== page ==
5 ways companies are making gorgeous clothes that are the opposite of fast fashion.
True
Savers

It's easy to get a little carried away when shopping — after all, so many new clothes are so cheap these days.

Most of us are at least a little guilty of taking advantage. In the United States, we are buying five times more clothing than we did in the 1980s.

And we all know how much the '80s had going on. GIF via Kool-Aid Koolers.


I mean, if you could buy five shirts for the price of one, why wouldn't you? The world of fast fashion gives us more options to mix up our wardrobes whenever we feel like it. And if you're like me, more clothes means not having to do laundry as often.

Cheap new clothes — and more of them — can feel awesome in the moment. But our trend-of-the-moment shopping habits are actually doing damage in a number of ways. One of the problems: We are barely recycling any of our leftover clothes.

The average American throws away about 80 pounds of textile waste every year.

It's no question that number will continue to grow unless we start donating them (hello, thrift stores!) or buy less. As more information comes out about the harm fast fashion is causing to the planet, consumers and companies are starting to think twice.

People are beginning to see through the craze that is fast fashion and into a more thoughtful and eco-friendly approach.

Here are five unique ways products and materials are being reused to make clothing and accessories today:

1. Food ... that you can wear?

As if coffee wasn't already the best, now it can be worn.

I can't even fathom the number of times I've dumped out coffee grounds after making a cup of joe. When you multiply that times the millions and millions of people who make coffee every day, that's a lot of coffee grounds going to waste.

Singtex, a company from Taiwan, is turning those wasted grounds into fabric for clothes. They use an innovative technology named S.Café that incorporates coffee grounds into fibers to help control odors and protect fabrics from ultraviolet rays.

Image via How Can I Recycle This/Flickr.

It's official: Coffee has superpowers.

You know what else does? Coconut. Coconut is known for a lot of uses, such as milk, oil, and suntan lotion. The company Cocona has found another way to use it: by turning coconut shells into yarns and fibers.

The threads they create through activated carbon from coconut shells provide a lightweight and comfortable product that can stand the test of time in a variety of products.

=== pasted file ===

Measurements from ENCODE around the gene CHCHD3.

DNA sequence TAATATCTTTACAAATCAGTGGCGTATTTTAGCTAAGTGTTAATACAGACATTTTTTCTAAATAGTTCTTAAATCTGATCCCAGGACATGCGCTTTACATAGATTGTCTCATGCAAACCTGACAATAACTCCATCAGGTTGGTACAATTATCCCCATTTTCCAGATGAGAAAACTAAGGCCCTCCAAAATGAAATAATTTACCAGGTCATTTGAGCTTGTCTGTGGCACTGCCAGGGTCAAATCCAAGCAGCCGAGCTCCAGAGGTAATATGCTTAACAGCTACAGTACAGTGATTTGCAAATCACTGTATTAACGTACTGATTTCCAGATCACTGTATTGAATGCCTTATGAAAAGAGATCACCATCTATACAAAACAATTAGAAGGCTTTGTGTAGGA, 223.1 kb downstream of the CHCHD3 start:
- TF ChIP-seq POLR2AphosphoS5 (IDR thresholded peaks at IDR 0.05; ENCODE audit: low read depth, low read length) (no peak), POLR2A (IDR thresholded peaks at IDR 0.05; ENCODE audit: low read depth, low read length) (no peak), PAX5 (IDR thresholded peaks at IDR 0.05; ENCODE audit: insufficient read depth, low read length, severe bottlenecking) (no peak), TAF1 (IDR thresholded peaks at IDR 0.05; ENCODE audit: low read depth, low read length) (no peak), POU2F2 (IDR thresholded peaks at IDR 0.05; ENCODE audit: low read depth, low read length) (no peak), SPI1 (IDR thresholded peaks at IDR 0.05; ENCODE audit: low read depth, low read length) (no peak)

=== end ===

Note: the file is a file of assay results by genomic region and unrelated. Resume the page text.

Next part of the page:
Image via Cocona.

Other foods are being used to create clothes, too, like sour milk and wine. A sour milk dress! Can you imagine? Maybe someday we'll all be wearing food. Can you turn Cheetos into yarn?

2. You can now take your airplane seat everywhere you go.

When Southwest Airlines decided to redesign their cabins in 2014, that meant getting rid of 80,000 leather seats.

Looptworks, a company from Portland, Oregon, knew they could put those seats to good use. They teamed up with Southwest to turn their old leather seat covers into fashionable products like purses and duffle bags. And fashionable they are.

Image via Looptworks, used with permission.

Even better is the process of making them. The Baltimore Sun reports that the company is working with Garten Services, a nonprofit that trains and employs adults with disabilities, to deconstruct and clean the seats before turning them into bags.

3. Dumpster fashion is the new black.

Artist and environmental advocate Nancy Judd is turning heads with her business Recycle Runway. Whether she's creating clothes from old Barack Obama campaign flyers, aluminum cans, crime scene tape, or even the vinyl top of a convertible, Nancy's designs always have one thing in common: They're pure garbage.

This is made of CRUSHED GLASS. Images by Nancy Judd, used with permission.

A cassette and video tape coat, helloooo!

Epic dress made of aluminum cans. I'm obsessed.

She says she got into "dumpster couture" when she realized that art and fashion could be used to raise the public's environmental consciousness. And she's stuck to that idea over the years, using all of her creations to educate about conservation.

She told The Wall Street Journal that she once spent 400 hours unspooling cassettes and crocheting the crinkled tape into a fake-fur coat — taking a very literal approach to the term slow fashion.


4. Your clothes could come from the big blue sea.

A massive project is underway in the Mediterranean, and you may see people wearing it someday.

It's called "Upcycling the Oceans" and is an undertaking by the group Ecoalf. Their goal? To transform the plastic debris found in the Mediterranean into thread to make fabric.

They're seeing a lot of success, having already collected 39 tons of garbage since September 2015.

They hope to show that not only is cleaning the oceans possible, but the materials collected can be recycled into pellets, thread, fabric, and other products.

Image via Ecoalf.

5. Using only what large manufactures leave behind.